Abstract

Performance on the Wisconsin Card Sort Test (WCST) of patients with schizophrenia, Parkinson's disease (PD), and Huntington's disease (HD) was simulated by a neural network model constructed on principles derived from neuroanatomic loops from the frontal cortex through the basal ganglia and thalamus. The model provided a computational rationale for the empirical pattern of perseverative errors associated with frontal cortex dysfunction and random errors associated with striatal dysfunction. The model displayed perseverative errors in performance when the gain parameter of the activation function in units representing frontal cortex neurons was reduced as an analog of reduced dopamine release. Random errors occurred when the gain parameter of the activation function in units representing striatal neurons was reduced, or when the activation level was itself reduced as an analog of a striatal lesion. The model demonstrated that the perseveration of schizophrenic, Huntington's, and demented Parkinsonian patients may be principally due to ineffective inhibition of previously learned contextual rules in the frontal cortex, while the random errors of Parkinson's and Huntington's patients are more likely to be due to unsystematic errors of matching in the striatum. The model also made specific, empirically falsifiable predictions that can be used to explore the utility of these putative mechanisms of information processing in the frontal cortex and basal ganglia.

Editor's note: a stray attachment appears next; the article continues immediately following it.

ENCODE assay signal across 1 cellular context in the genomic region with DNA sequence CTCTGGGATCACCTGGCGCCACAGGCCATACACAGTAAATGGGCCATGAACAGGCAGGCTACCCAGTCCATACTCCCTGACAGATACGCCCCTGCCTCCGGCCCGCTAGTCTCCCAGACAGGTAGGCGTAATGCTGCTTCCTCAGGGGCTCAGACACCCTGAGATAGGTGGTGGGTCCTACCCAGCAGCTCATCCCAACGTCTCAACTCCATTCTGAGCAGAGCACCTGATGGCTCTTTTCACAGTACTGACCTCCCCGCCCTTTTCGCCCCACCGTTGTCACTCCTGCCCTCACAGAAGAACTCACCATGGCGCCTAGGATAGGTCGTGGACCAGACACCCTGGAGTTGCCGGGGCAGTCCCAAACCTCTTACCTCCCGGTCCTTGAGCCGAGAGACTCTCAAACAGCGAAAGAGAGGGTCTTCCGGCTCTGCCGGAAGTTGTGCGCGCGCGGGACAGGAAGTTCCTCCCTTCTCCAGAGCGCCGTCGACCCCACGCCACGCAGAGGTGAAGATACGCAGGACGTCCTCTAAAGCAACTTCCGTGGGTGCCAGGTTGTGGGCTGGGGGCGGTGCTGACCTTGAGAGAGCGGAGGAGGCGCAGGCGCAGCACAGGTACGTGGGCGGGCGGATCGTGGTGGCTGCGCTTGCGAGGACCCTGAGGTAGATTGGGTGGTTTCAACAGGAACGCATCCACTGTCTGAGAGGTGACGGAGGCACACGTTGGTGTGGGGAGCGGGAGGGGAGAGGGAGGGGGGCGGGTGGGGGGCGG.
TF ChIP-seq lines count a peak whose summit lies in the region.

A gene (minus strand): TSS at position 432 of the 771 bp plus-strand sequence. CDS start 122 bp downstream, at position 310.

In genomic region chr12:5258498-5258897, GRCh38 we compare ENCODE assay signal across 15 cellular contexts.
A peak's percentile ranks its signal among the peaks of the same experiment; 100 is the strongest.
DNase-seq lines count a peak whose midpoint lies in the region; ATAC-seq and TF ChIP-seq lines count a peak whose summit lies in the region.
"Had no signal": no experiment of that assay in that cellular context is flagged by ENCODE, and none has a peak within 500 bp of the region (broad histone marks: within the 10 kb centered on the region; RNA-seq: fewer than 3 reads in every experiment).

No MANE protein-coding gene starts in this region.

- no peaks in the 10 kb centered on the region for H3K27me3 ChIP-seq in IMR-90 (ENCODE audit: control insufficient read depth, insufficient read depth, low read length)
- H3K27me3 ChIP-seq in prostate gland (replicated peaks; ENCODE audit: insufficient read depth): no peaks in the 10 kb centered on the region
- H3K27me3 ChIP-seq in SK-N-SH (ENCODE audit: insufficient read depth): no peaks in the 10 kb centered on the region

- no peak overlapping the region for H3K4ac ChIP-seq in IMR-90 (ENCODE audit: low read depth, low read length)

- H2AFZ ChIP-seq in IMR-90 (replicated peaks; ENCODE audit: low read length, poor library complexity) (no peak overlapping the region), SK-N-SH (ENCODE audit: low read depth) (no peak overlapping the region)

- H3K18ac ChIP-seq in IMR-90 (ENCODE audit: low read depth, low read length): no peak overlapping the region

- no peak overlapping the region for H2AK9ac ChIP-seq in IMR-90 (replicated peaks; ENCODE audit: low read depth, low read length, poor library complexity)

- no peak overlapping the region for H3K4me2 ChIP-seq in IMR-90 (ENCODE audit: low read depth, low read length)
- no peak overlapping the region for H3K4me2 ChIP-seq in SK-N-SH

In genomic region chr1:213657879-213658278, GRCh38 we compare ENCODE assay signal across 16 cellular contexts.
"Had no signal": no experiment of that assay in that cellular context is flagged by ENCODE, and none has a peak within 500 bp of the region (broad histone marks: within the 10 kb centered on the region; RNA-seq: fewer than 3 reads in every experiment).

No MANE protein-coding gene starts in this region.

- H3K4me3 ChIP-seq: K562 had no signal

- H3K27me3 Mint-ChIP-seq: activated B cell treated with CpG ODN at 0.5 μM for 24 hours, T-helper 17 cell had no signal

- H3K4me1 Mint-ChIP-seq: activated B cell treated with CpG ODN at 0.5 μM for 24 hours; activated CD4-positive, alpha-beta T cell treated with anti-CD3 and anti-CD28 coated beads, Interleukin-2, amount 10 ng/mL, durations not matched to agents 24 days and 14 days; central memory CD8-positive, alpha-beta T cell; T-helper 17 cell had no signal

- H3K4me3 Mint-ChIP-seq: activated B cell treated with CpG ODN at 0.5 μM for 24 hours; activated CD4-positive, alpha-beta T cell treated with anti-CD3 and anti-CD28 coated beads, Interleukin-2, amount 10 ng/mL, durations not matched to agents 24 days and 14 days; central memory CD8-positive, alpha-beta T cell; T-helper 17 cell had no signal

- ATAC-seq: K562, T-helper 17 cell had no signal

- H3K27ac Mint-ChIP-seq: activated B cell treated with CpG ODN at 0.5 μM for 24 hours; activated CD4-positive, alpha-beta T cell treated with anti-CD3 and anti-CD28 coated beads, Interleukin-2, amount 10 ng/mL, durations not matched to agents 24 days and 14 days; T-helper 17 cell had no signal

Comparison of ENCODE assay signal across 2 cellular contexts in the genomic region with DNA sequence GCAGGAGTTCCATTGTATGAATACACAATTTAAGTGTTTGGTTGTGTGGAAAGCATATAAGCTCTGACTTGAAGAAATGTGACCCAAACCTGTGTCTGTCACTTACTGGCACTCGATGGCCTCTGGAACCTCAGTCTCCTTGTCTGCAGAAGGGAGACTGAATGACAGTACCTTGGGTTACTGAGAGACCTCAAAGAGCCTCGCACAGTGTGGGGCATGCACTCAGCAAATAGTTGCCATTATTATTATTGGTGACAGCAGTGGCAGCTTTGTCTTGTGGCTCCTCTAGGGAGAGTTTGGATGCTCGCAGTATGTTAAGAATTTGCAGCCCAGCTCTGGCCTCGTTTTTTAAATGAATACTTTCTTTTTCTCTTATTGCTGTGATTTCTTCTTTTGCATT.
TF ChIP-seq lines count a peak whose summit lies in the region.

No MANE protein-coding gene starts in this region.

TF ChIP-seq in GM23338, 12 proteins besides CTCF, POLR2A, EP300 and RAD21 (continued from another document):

This content is only available as a PDF.